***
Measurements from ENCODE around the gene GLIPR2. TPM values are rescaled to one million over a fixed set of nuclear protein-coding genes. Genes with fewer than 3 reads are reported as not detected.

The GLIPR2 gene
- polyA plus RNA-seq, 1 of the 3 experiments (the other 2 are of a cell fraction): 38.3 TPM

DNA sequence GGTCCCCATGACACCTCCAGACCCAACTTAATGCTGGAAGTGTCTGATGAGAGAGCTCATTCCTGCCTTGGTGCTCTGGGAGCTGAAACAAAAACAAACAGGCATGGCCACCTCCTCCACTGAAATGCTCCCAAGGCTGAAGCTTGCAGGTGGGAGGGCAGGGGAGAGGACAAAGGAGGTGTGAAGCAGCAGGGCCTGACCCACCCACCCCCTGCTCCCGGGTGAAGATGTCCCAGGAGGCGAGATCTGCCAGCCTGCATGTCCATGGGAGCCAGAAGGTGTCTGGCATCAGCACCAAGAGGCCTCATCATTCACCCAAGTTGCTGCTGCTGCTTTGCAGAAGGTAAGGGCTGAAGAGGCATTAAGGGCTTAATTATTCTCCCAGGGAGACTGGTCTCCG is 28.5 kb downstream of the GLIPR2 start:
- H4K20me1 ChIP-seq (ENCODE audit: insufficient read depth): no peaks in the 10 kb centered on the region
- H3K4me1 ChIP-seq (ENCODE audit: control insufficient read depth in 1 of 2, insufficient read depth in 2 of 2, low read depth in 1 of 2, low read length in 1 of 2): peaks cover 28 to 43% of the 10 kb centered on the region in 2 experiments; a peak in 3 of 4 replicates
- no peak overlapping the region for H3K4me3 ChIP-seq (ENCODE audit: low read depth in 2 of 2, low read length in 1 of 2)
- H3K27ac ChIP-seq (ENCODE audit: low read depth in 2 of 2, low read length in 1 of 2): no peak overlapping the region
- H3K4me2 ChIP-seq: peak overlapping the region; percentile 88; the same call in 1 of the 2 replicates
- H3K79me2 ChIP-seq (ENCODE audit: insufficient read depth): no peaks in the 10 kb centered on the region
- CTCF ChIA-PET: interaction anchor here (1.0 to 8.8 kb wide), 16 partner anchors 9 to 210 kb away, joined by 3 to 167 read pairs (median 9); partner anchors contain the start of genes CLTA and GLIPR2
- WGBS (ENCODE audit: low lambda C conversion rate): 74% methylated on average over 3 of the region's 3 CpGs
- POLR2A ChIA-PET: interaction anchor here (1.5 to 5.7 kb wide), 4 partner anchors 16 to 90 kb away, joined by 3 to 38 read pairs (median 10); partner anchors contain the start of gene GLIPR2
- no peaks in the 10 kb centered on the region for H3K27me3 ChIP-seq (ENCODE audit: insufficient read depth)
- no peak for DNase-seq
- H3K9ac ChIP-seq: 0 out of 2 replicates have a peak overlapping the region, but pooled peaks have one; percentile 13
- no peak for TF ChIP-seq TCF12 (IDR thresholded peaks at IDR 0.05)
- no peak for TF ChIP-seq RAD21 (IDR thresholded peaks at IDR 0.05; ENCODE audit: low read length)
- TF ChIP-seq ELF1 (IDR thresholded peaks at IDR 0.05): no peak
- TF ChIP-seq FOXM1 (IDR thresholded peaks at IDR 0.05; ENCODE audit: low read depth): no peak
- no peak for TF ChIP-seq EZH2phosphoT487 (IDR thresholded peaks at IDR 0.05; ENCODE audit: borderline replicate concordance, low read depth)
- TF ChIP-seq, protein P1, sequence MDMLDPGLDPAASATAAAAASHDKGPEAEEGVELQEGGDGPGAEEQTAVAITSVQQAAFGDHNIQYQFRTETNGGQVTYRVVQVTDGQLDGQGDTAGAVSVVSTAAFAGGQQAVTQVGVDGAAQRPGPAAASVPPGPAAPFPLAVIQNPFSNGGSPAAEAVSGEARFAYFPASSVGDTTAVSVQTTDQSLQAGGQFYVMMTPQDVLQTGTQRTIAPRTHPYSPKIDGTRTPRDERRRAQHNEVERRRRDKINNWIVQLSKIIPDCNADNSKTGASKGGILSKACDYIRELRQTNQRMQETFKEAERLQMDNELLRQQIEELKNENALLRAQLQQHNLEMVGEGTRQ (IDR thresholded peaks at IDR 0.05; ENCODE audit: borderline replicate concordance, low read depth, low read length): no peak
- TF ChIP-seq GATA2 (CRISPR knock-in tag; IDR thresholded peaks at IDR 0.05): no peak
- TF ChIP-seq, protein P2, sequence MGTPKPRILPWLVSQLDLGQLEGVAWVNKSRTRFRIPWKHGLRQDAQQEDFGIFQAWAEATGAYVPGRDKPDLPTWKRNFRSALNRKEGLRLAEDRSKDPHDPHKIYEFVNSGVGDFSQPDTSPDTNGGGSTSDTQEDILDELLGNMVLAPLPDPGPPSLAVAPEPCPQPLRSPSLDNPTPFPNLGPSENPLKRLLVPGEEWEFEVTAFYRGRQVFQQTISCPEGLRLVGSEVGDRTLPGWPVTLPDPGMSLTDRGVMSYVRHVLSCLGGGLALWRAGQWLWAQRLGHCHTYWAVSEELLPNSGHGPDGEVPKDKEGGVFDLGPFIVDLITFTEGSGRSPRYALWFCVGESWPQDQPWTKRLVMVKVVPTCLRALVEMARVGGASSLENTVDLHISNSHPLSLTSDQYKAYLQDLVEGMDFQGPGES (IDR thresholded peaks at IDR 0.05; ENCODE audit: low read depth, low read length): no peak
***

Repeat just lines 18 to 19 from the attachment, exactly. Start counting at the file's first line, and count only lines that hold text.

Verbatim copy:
- no peak for TF ChIP-seq RAD21 (IDR thresholded peaks at IDR 0.05; ENCODE audit: low read length)
- TF ChIP-seq ELF1 (IDR thresholded peaks at IDR 0.05): no peak